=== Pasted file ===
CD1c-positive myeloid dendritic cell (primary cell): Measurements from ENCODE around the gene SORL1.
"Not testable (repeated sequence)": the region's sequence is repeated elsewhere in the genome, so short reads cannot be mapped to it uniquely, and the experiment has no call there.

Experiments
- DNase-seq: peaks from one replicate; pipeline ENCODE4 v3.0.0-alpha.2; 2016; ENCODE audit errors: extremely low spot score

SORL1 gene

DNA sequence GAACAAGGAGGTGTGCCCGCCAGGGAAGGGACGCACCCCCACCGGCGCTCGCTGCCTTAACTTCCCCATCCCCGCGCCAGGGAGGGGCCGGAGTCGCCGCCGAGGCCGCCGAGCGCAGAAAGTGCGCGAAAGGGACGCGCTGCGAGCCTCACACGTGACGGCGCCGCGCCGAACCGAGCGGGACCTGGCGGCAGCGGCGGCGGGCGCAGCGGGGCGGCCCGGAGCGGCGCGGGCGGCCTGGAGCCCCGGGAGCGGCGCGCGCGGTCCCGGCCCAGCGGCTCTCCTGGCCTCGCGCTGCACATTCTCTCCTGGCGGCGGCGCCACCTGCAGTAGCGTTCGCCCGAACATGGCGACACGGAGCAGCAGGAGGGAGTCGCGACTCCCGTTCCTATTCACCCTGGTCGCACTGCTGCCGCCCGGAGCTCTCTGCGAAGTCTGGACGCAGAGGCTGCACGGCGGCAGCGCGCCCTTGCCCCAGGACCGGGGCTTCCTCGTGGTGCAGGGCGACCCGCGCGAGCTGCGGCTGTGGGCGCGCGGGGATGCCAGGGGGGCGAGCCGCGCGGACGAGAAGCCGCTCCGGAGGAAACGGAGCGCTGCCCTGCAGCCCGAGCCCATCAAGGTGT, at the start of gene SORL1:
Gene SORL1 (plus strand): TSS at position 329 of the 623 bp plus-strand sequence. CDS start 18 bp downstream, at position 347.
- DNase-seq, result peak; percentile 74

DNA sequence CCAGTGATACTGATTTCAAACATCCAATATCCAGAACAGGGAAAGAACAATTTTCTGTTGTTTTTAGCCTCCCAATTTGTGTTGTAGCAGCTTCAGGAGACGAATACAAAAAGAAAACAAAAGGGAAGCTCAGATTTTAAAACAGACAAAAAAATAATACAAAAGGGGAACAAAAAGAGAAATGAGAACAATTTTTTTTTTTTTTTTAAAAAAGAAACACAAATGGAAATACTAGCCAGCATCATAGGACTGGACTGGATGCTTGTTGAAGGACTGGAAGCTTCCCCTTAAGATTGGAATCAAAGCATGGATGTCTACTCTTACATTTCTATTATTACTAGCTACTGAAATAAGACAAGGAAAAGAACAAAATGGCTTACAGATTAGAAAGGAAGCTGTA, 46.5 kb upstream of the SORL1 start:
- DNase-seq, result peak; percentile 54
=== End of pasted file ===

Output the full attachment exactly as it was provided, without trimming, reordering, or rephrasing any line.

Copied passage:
CD1c-positive myeloid dendritic cell (primary cell): Measurements from ENCODE around the gene SORL1.
"Not testable (repeated sequence)": the region's sequence is repeated elsewhere in the genome, so short reads cannot be mapped to it uniquely, and the experiment has no call there.

Experiments
- DNase-seq: peaks from one replicate; pipeline ENCODE4 v3.0.0-alpha.2; 2016; ENCODE audit errors: extremely low spot score

SORL1 gene

DNA sequence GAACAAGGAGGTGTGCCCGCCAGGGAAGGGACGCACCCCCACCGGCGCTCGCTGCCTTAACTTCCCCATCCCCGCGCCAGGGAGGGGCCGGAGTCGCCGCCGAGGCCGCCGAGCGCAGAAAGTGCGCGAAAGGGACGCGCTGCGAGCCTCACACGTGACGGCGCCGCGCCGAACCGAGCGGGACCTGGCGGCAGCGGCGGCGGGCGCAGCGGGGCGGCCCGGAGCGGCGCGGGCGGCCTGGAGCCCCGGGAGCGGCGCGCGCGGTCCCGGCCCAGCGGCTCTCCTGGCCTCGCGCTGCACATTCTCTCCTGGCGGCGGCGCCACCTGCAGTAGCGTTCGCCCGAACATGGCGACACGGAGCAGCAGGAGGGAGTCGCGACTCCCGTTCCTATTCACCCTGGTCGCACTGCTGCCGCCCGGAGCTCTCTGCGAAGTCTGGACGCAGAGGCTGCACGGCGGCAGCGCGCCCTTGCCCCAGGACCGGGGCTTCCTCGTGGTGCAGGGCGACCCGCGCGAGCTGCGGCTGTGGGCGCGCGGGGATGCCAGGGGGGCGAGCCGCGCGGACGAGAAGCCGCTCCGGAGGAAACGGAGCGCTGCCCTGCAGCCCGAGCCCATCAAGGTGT, at the start of gene SORL1:
Gene SORL1 (plus strand): TSS at position 329 of the 623 bp plus-strand sequence. CDS start 18 bp downstream, at position 347.
- DNase-seq, result peak; percentile 74

DNA sequence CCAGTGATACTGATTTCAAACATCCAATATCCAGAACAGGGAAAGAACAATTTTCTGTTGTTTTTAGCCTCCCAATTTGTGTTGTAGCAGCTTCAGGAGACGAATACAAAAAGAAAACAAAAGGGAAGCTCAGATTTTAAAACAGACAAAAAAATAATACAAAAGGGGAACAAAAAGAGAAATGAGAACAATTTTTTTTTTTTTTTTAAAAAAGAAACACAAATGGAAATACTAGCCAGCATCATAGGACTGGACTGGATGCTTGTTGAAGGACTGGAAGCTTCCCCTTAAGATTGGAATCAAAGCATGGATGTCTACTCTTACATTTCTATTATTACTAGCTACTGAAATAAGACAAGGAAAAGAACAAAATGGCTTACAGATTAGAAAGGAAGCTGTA, 46.5 kb upstream of the SORL1 start:
- DNase-seq, result peak; percentile 54